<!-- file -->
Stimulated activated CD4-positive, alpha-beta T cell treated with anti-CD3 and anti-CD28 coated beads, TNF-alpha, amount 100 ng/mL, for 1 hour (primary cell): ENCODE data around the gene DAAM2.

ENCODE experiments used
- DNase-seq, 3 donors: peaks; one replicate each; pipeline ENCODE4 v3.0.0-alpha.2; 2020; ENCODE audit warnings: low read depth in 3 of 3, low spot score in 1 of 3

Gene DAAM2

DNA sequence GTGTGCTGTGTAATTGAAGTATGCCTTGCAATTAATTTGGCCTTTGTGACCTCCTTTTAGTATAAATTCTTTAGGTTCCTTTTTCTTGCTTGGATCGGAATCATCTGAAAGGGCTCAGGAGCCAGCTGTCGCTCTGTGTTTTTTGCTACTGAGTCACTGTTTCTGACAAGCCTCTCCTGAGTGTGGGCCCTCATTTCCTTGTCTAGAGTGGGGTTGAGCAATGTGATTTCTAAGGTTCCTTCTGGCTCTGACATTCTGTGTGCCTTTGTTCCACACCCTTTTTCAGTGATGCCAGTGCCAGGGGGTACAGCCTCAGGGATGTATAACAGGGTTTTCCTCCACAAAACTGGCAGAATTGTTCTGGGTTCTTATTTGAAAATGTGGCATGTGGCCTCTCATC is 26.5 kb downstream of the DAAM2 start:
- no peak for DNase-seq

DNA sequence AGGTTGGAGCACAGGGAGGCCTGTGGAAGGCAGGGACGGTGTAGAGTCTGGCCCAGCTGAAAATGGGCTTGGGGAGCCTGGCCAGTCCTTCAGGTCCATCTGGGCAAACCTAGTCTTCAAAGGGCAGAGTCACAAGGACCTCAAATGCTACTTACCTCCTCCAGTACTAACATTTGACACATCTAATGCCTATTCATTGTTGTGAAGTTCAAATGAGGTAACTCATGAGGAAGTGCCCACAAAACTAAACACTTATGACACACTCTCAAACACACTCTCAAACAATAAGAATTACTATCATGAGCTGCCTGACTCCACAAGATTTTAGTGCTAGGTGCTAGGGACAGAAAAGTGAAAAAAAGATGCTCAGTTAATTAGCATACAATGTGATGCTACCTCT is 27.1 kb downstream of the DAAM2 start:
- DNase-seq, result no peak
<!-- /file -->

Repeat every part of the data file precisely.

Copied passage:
Stimulated activated CD4-positive, alpha-beta T cell treated with anti-CD3 and anti-CD28 coated beads, TNF-alpha, amount 100 ng/mL, for 1 hour (primary cell): ENCODE data around the gene DAAM2.

ENCODE experiments used
- DNase-seq, 3 donors: peaks; one replicate each; pipeline ENCODE4 v3.0.0-alpha.2; 2020; ENCODE audit warnings: low read depth in 3 of 3, low spot score in 1 of 3

Gene DAAM2

DNA sequence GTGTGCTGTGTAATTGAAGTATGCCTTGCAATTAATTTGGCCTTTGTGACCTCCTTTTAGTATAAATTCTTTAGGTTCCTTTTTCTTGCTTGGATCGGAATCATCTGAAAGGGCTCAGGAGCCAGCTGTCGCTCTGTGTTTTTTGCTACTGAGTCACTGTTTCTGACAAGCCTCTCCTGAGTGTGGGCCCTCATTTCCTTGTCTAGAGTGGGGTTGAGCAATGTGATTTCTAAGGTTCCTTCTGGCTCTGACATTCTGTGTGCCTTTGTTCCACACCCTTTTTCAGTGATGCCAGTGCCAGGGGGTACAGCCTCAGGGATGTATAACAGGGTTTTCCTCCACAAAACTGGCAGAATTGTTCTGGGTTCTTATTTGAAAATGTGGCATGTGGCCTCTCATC is 26.5 kb downstream of the DAAM2 start:
- no peak for DNase-seq

DNA sequence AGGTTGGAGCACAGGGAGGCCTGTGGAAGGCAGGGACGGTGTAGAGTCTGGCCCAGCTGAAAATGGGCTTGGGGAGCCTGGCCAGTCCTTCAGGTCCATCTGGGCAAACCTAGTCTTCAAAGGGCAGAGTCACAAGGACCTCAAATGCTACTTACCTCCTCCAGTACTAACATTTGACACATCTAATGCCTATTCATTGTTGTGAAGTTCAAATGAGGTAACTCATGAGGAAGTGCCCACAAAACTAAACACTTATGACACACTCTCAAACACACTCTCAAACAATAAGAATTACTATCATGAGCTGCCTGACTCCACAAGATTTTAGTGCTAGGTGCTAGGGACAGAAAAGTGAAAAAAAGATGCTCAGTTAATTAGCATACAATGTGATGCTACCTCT is 27.1 kb downstream of the DAAM2 start:
- DNase-seq, result no peak